In yesterday’s blog article on this issue, commenter zaqzaq suggested, like you, that “giftedness” is probably genetic.  Does that mean that you would think it’s pointless to try to close the achievement gap?  because the achievement gap is genetically pre-determined, according to this line of thinking?

      My followup to zaqzaq’s comment was this, which I also address to you, Frankly:

      Both Trustee Sunder and Dr. Murray-Garcia have publicly expressed affinity for the thinking of Stanford Psychologist, Carol Dweck, on the concept “growth mindset,” which suggests that brain development is malleable and responsive to environmental stimuli, as opposed to a fixed mindset, which suggests that individuals’ mental faculties are hardwired ahead of time.  What are your thoughts?

      1. South of Davis

        wdf1 wrote:

        > Does that mean that you would think it’s pointless to

        > try to close the achievement gap?

        As someone who has personally spent a lot of time “trying to close the achievement gap” I think that is a great idea to try and make “all” students smarter.  I don’t think that it is a great idea to put unqualified kids in an AIM program to make the school board happy just like I don’t think it is a good idea to put an unqualified girl on the varsity volleyball team to make the school board happy.

      2. Frankly

        wdf1 – see below for an answer to your challenge.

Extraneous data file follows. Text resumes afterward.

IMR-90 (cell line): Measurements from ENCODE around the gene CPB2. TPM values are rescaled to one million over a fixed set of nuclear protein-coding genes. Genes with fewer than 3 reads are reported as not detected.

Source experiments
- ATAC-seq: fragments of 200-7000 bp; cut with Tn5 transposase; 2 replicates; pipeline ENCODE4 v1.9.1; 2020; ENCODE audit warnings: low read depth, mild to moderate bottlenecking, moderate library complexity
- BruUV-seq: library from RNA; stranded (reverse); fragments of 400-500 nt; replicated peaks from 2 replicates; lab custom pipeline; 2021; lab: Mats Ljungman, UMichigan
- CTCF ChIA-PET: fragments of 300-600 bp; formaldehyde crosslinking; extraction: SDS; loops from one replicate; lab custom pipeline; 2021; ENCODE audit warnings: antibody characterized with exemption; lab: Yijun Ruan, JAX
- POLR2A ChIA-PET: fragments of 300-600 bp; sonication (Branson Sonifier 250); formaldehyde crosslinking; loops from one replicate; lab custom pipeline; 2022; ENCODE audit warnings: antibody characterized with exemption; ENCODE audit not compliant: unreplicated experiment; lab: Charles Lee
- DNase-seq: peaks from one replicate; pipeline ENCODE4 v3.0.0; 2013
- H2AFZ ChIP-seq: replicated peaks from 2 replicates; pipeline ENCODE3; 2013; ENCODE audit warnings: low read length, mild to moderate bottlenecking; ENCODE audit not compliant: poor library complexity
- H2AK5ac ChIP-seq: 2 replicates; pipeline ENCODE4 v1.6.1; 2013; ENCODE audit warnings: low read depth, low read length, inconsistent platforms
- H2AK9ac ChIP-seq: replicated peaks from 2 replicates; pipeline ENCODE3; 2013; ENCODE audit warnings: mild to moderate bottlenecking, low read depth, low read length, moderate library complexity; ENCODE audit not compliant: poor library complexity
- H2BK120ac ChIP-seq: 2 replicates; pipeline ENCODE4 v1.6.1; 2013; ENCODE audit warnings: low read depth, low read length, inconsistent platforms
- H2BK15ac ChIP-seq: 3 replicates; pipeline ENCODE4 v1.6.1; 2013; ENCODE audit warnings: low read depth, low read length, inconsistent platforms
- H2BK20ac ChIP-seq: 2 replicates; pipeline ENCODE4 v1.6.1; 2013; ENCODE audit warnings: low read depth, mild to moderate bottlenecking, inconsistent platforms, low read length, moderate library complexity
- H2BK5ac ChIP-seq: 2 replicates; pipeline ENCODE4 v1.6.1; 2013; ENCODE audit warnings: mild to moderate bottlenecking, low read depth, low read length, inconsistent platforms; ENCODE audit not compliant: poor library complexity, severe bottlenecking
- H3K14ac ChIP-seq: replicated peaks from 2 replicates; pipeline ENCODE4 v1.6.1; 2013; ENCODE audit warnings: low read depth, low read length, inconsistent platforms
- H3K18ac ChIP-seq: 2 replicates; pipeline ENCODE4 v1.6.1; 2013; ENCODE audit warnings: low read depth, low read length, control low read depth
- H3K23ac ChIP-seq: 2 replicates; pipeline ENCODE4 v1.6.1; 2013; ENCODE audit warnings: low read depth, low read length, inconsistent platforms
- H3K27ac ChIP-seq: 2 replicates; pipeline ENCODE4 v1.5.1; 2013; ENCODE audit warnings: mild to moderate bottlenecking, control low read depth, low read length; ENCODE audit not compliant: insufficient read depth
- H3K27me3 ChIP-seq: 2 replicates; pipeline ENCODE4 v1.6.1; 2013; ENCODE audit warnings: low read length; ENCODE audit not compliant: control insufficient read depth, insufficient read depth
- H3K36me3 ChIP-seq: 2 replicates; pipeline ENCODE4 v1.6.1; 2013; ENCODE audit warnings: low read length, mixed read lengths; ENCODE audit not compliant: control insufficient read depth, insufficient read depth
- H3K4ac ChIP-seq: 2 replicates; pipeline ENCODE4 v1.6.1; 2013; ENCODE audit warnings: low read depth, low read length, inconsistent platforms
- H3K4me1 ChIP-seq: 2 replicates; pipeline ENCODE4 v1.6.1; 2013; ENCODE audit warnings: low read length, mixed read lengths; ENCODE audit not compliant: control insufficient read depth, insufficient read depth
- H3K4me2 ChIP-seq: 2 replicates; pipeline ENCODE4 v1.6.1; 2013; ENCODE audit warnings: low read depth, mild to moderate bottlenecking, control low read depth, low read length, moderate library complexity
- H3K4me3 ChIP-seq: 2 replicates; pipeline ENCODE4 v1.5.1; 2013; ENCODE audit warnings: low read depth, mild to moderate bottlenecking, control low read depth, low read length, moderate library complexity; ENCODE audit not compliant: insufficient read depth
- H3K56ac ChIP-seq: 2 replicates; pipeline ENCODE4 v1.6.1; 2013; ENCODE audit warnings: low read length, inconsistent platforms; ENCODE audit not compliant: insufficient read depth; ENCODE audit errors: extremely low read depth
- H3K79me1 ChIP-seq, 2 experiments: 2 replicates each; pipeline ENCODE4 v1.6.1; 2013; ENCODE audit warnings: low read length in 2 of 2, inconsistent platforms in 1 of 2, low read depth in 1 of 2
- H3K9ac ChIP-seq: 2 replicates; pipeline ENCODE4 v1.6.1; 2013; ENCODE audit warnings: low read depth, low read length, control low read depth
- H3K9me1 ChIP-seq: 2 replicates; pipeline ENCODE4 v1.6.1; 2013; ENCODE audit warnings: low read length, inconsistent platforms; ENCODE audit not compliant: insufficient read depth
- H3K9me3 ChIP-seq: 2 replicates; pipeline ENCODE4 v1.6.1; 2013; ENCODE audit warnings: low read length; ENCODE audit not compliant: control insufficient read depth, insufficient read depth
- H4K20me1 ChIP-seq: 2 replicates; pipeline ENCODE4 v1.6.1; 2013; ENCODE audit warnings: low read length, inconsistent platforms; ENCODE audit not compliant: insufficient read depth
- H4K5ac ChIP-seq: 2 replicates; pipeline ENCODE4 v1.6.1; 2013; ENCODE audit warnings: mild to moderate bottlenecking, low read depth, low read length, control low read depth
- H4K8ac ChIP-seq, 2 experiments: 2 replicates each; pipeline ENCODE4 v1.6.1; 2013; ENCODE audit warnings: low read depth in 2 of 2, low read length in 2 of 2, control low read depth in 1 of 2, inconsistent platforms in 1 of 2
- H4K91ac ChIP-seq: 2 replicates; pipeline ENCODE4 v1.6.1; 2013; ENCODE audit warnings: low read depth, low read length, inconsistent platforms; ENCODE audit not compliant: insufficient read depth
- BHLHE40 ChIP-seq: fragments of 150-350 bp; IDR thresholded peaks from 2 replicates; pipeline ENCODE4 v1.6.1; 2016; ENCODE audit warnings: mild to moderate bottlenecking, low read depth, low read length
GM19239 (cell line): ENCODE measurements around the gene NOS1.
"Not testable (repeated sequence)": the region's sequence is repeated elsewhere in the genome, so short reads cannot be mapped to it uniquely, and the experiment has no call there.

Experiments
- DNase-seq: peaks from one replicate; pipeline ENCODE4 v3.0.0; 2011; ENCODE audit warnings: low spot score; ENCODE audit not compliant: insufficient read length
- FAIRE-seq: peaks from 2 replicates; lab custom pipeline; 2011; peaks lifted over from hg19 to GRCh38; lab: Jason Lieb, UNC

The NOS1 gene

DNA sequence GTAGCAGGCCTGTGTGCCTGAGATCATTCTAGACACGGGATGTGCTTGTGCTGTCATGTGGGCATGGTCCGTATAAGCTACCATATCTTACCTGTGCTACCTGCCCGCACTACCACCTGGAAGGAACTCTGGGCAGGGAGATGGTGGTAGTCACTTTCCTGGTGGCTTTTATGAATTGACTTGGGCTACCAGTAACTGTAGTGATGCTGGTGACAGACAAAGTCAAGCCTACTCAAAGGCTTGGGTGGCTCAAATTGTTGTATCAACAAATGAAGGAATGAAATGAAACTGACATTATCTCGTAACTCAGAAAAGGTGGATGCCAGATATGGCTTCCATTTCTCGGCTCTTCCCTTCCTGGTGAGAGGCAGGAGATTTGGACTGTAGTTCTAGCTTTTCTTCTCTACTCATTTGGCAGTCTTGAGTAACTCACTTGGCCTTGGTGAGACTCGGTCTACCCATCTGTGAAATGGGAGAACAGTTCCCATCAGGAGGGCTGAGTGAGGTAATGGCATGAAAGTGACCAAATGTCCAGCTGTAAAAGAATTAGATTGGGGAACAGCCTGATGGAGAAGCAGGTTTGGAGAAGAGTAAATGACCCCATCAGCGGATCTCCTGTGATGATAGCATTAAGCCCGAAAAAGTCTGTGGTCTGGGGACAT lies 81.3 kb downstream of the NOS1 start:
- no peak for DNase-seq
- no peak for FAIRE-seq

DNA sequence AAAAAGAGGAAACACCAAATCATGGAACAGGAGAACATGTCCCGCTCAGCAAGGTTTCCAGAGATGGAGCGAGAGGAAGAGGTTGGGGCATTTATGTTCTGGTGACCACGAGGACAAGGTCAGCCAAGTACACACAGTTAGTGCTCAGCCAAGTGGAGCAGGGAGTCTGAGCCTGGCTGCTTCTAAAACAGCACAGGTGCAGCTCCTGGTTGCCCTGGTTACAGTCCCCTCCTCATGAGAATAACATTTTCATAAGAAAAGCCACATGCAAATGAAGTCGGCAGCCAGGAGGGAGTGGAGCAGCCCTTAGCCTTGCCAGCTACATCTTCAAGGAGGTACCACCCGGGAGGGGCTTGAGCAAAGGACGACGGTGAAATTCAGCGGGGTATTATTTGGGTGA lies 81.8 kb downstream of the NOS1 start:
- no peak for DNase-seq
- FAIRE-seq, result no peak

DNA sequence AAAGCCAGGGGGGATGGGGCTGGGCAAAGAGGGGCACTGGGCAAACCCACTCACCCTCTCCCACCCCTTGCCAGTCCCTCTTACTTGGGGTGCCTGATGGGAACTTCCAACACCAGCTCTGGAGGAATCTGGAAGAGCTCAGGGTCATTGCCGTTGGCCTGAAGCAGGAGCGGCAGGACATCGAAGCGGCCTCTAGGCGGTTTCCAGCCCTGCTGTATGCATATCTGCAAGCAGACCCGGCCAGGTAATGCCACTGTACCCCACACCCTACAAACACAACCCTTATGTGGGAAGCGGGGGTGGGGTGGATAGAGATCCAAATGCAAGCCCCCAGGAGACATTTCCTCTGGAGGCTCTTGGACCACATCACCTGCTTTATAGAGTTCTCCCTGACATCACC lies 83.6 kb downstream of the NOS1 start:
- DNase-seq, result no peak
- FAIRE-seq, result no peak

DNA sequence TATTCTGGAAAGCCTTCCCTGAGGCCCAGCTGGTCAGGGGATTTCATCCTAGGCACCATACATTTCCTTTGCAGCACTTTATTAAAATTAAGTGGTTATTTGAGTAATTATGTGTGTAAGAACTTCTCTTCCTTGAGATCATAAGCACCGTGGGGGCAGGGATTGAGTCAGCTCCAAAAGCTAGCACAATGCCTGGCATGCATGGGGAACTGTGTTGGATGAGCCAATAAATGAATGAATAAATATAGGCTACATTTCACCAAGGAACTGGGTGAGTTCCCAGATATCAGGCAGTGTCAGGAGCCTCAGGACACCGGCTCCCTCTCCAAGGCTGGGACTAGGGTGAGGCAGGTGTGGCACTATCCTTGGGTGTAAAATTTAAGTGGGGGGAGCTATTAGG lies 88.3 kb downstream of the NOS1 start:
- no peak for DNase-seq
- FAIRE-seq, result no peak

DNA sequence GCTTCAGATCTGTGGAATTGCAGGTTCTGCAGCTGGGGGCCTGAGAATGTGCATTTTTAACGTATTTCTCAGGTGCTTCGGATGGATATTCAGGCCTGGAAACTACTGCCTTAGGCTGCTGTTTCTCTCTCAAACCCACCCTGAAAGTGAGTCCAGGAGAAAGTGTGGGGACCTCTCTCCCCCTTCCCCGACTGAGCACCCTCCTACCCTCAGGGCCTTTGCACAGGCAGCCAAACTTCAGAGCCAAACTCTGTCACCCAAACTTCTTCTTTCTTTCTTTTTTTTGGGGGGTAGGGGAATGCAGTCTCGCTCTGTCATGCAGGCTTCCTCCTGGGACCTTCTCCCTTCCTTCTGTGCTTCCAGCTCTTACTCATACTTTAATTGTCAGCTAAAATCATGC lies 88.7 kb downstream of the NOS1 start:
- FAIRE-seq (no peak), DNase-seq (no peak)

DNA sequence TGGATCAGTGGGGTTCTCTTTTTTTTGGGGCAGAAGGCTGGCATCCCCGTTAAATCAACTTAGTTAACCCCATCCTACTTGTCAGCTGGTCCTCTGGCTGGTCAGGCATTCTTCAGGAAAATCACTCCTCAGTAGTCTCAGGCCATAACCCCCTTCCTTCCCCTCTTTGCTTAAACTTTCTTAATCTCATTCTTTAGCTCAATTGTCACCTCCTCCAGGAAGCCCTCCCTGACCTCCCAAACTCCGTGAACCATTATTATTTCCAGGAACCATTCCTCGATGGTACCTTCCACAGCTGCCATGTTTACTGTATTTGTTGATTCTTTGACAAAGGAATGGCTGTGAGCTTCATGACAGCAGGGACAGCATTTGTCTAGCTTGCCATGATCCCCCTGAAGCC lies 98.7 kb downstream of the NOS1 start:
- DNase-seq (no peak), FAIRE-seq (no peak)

I agree that the brain is malleable, but there are traits for academic strengths… for example, better memory, better cognitive processing.

        And just consider this point about the malleable brain and early childhood development in highly-educated, high-cognitive functioning family.

        In either case the point about educational and cognitive homogamy would be valid.

        Certainly there are exceptions.  But that is the statistical anomaly that GATE used to apply to.  Like that rare case where some child of a family lacking the privilege of family academic and cognitive strength is born with a high-functioning brain.

        The bigger problem with all of this is that higher academic growth and achievement today more directly correlates with higher earnings.  40 years ago those brainy PHDs would work for a university and earn a similar middle-class wage as would the high school or community college graduate that working up some corporate ladder while the brainy kid was still in school getting his degrees.  Those two paths have grown fantastically wide today… with those with higher academic achievement earning significantly more.